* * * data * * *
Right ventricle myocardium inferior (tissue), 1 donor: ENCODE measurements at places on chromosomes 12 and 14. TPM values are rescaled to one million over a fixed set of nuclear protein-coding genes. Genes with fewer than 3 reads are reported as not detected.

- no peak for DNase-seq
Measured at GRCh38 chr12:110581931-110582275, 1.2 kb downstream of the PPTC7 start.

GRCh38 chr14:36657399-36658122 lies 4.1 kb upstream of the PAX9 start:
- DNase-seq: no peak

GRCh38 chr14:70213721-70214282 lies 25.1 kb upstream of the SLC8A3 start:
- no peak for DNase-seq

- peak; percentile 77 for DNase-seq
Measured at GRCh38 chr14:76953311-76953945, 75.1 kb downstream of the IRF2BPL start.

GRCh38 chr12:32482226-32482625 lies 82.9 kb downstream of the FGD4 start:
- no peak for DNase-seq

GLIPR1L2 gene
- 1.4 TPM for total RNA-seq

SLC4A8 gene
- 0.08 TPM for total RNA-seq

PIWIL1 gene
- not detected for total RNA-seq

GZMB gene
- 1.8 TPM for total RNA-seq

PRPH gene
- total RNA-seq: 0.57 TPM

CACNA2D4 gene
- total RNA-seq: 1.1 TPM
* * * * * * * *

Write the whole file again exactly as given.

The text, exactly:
Right ventricle myocardium inferior (tissue), 1 donor: ENCODE measurements at places on chromosomes 12 and 14. TPM values are rescaled to one million over a fixed set of nuclear protein-coding genes. Genes with fewer than 3 reads are reported as not detected.

- no peak for DNase-seq
Measured at GRCh38 chr12:110581931-110582275, 1.2 kb downstream of the PPTC7 start.

GRCh38 chr14:36657399-36658122 lies 4.1 kb upstream of the PAX9 start:
- DNase-seq: no peak

GRCh38 chr14:70213721-70214282 lies 25.1 kb upstream of the SLC8A3 start:
- no peak for DNase-seq

- peak; percentile 77 for DNase-seq
Measured at GRCh38 chr14:76953311-76953945, 75.1 kb downstream of the IRF2BPL start.

GRCh38 chr12:32482226-32482625 lies 82.9 kb downstream of the FGD4 start:
- no peak for DNase-seq

GLIPR1L2 gene
- 1.4 TPM for total RNA-seq

SLC4A8 gene
- 0.08 TPM for total RNA-seq

PIWIL1 gene
- not detected for total RNA-seq

GZMB gene
- 1.8 TPM for total RNA-seq

PRPH gene
- total RNA-seq: 0.57 TPM

CACNA2D4 gene
- total RNA-seq: 1.1 TPM